Sleep Is for the Weak: the best of the mommybloggers including Amalah, Finslippy, Fussy, Woulda Coulda Shoulda, Mom-101, and More! (a BlogHer Book), from Chicago Review Press, was edited by Rita Arens, who blogs at Surrender, Dorothy.
I saw Rita talk about her struggles to get this book published at the What We Do: Blog to Book Redux session at Blogher 2008, which was lived blogged at Semi-Charmed Life. I admire the hard work it took to get Sleep Is for the Weak out there, and was thrilled that someone finally got a bunch of mom bloggers together to do a “best of” book and put the BlogHer brand on it. It seemed like validation that yes, we mom bloggers are worthy of a printed publication rather than just getting mentioned in the Style section of the New York Times. After hearing the powerful writing that was shared at the BlogHer Community Keynote address the day before at BlogHer 2008, mom bloggers (and some dad bloggers, too) had finally arrived in the realm of serious writing. I’m sure Virginia Woolf and the Bronte sisters would send their regards.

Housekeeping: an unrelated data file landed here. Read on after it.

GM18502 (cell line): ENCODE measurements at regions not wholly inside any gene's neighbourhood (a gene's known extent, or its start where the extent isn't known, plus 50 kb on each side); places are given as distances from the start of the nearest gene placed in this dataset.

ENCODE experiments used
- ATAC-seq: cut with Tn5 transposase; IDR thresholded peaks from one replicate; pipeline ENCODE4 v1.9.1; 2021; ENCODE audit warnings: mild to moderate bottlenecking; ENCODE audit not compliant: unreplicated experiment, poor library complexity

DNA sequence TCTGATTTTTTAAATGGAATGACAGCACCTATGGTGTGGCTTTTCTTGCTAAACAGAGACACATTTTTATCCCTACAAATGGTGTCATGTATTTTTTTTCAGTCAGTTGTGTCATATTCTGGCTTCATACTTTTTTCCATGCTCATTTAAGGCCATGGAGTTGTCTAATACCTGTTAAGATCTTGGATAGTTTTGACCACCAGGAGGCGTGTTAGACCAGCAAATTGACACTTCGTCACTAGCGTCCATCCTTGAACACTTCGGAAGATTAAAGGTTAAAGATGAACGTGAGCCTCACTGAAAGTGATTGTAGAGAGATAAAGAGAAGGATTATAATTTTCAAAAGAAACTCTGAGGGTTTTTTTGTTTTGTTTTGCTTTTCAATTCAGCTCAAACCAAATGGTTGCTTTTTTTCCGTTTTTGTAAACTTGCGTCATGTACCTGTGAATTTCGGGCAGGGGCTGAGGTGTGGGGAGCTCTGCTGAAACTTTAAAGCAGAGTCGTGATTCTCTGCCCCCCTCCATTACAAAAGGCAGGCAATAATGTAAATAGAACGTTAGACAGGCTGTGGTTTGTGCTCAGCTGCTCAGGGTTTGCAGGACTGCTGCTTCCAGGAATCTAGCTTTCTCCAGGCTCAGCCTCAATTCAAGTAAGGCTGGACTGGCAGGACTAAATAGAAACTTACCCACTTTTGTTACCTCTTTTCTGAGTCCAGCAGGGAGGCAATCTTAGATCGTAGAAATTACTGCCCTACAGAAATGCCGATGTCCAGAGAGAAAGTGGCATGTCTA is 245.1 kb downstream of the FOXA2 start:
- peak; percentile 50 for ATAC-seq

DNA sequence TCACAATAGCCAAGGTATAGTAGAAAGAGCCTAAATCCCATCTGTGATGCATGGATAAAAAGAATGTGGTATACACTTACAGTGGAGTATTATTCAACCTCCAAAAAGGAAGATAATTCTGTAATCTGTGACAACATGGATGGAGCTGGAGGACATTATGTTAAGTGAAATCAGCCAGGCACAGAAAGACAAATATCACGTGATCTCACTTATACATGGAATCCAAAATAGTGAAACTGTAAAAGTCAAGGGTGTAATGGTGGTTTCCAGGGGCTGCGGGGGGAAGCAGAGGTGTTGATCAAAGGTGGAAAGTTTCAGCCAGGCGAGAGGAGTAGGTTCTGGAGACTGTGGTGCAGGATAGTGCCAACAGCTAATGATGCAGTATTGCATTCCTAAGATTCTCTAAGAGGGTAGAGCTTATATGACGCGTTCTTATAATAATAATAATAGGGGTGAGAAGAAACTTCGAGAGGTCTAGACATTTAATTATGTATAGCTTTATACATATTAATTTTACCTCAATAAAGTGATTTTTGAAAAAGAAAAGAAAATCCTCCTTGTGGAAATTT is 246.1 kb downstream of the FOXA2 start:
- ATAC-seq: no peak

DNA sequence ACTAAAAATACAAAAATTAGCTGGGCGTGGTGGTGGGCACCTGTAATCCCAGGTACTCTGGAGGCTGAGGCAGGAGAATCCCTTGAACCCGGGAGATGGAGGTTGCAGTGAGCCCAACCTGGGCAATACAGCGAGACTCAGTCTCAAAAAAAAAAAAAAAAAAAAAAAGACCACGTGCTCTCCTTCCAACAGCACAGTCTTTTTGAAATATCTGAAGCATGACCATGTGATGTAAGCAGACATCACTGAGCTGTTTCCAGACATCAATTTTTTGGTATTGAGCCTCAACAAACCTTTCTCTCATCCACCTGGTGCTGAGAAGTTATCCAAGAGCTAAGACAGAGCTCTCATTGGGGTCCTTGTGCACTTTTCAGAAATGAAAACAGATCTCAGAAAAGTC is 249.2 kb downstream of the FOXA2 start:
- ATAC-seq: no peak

The Best Parts
I started reading it when I got home after the conference. There’s some amazingly good writing in Sleep Is for the Weak. First the fun stuff. I loved Miriam Kamin’s “Mama, Who Invented the Speculum.” The first time I read it on her blog, Woulda, Coulda, Shoulda, the tears were streaming down my face from laughing. And “Corn on the Cam” by Birdie Jaworksi of Birdie’s New Mexico Time Machine was sheer genius. How I wished I was on that adventurous culinary car trip with her and her children. She made it sound like so much fun.
Then there were the powerful posts. Rita sharing her struggles with anorexia and self-hate in “Nicole Ritchie Has Nothing on Me.” Jen Satterwhite of Mommy Needs Coffee sharing “You Can Never Out-Love Your Mom” about her mother dying. And “The Menopausal Hut” by Grace Davis of State of Grace discussing a woman’s need for a hut of one’s own. (In my opinion we all need such a hut, menopausal or not.)
Much of the book contained the type of writing I have trouble creating, the type where the writer bares it all and is very open about her marriage, childhood, children, and herself via her blog. I admire people who can do this, but I can’t because I don’t want people – even the ones closest to me – to know how I’m feeling much of the time. It makes me feel too vulnerable, and my writing suffers for it by being too middle of the road.